On This Day

16th May

1770 – 14-year old Marie Antoinette married 15-year-old Louis-Auguste who later became king of France.

1836 – Edgar Allan Poe married his 13-year-old cousin Virginia.

1920 – Pope Benedict XV canonized Joan of Arc as a saint.

1960 - The first working laser was demonstrated by Theodore Maiman at Hughes Research Laboratories. (But we still don't have proper light sabers.)

1966 – The Communist Party of China issued the 'May 16 Notice', marking the beginning of the Cultural Revolution.

1975 – Junko Tabei became the first woman to reach the summit of Mount Everest.

1990 – Jim Henson died.

On This Day

15th May

1567 – Mary Queen of Scots married James Hepburn, Earl of Bothwell, her third husband.

1718 – James Puckle, a London lawyer, patented the world's first machine gun.

1756 – The Seven Years' War began when England declared war on France.

1800 – George III survived two assassination attempts in one day.

1905 – Las Vegas, Nevada, was founded when 110 acres (0.4 km²), in what later would become downtown, were auctioned off.

1928 - Mickey Mouse appeared in his first animated cartoon "Plane Crazy".

1935 – The Moscow Metro was opened to the public.

1936 – Amy Johnson arrived back in England after a record-breaking return flight to Cape Town.

1940 – McDonald's opened its first restaurant in San Bernardino, California.

1957 - Britain dropped its first H-bomb.

1974 – Terrorists attacked an Israeli school, killing a total of 31 people, including 22 schoolchidren.

1988 – The Red Army began its withdrawal from Afghanistan.

On This Day

14th May

1264 – Henry III of England was captured in France making Simon de Montfort the de facto ruler of England.

1607 – Jamestown, Virginia was settled as an English colony.

1796 – Edward Jenner administered the first smallpox vaccination.

1889 – The children's charity the NSPCC (National Society for the Prevention of Cruelty to Children) was launched in London.

1955 – The Communist states signed the Warsaw Pact.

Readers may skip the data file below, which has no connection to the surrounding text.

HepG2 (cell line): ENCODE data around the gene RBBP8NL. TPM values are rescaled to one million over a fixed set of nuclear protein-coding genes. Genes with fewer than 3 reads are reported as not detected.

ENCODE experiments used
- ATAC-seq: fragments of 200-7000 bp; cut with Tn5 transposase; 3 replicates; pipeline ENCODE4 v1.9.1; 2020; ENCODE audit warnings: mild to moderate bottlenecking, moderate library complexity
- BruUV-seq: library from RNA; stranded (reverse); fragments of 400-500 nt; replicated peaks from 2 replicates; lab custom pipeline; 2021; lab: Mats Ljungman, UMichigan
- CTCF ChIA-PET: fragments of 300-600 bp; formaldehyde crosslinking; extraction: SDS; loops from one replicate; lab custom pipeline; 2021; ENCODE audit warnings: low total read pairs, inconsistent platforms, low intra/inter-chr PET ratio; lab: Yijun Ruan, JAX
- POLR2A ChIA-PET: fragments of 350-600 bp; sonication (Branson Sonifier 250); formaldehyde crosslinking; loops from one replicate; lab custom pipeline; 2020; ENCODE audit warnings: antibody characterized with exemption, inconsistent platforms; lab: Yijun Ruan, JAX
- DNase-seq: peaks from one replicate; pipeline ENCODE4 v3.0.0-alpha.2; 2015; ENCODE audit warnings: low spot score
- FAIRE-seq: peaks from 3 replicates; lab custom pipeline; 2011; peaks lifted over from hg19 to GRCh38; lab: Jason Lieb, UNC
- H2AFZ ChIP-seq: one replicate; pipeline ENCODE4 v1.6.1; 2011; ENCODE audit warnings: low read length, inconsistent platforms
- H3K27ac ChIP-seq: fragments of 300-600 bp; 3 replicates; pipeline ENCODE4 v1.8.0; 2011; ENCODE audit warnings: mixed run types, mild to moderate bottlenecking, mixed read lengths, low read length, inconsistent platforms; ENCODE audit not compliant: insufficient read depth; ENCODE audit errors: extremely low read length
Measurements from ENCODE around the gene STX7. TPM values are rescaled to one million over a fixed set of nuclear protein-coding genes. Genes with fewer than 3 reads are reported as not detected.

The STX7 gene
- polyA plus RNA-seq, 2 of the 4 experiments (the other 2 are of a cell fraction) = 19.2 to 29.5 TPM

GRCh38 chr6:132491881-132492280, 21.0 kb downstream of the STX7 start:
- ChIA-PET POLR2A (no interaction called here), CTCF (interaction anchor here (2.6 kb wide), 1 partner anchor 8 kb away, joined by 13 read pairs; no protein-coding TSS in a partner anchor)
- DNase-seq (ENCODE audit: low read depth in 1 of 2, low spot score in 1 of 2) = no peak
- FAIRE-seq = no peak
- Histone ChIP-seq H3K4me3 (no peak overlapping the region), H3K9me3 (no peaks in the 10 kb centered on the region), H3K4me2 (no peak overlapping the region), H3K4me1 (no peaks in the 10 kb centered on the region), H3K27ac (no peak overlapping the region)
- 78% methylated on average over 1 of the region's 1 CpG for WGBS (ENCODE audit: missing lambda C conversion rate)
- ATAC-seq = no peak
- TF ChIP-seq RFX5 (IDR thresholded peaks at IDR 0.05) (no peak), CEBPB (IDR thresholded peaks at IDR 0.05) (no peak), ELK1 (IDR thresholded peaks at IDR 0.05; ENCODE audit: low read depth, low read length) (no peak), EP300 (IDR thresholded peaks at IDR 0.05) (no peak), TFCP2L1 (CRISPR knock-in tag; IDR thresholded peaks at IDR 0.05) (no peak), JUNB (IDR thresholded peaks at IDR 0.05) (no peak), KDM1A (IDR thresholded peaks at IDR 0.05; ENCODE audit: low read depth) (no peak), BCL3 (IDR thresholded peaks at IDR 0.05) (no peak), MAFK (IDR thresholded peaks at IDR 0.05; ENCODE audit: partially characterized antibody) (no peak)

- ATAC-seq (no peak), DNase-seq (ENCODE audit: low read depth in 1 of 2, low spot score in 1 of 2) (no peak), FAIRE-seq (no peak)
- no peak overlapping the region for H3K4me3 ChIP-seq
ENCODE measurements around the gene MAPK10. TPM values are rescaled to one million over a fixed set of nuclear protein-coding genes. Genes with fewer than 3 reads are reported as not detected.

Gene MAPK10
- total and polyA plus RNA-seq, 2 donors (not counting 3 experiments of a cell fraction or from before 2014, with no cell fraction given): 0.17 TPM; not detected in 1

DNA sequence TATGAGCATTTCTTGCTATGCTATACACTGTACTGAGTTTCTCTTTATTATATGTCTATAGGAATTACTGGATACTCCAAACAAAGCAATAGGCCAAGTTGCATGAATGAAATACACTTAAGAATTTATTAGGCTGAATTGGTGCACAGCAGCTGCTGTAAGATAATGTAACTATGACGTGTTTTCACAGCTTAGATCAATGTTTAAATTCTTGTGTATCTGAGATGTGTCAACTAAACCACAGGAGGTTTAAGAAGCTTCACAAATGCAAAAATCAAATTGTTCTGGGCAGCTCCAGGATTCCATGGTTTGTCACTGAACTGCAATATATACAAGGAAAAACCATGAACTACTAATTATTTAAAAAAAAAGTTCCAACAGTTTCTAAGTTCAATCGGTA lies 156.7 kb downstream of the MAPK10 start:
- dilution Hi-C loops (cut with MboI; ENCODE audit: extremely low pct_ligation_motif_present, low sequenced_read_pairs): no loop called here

1998 – Frank Sinatra died.

On This Day

13th May

1958 – The trade mark Velcro was registered.

1981 – Pope John Paul II survived an assasination attempt after emergency surgery.

1989 – Large groups of students occupied Tiananmen Square in China and began a hunger strike.

1995 – British mother of two, Alison Hargreaves, conquered Everest.

Interesting Fact - Eating Out

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According to research carried out by environmental charity Keep Britain Tidy and water filter company Brita UK, Brits are needlessly buying bottled water in restaurants and pubs because they feel too awkward to ask for free tap water.

(Many people are unaware of the fact that, in England, Scotland and Wales, licensed premises such as bars, restaurants and theatres are required by law to provide free drinking water on request (although they can charge for the use of a glass).

Of course there is nothing worse than an awkward Brit, and I fully understand our reluctance to dare to ask for something for nothing.)

On This Day

12th May

1812 - Edward Lear was born.

1926 – A 9-day general Strike in the United Kingdom ended.

2008 – An earthquake (measuring around 8.0 magnitude) occurred in Sichuan, China, killing over 69,000 people.

2015 –  An earthquake (measuring around  7.3-magnitude) hit Nepal killing over 8,000 people.

Interesting Fact - Facebook

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According to researchers from Vrije University in Amsterdam,  Facebook is as addictive as (if not more addictive than) cigarettes and chocolate.

(Seemingly just seeing the blue and white Facebook logo is enough to give an addict a buzz, making it impossible for them to resist logging on.  I'm sure Mr Zuckerberg is glad to hear that, but "impossible".  Really?
Check yourself, and if you find it irresistible, switch your device off and go for a walk.)

Interesting Fact - Cold Calling

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A nuisance call company, Keurboom Communications Ltd, has been fined a record £400,000 for making nuisance calls.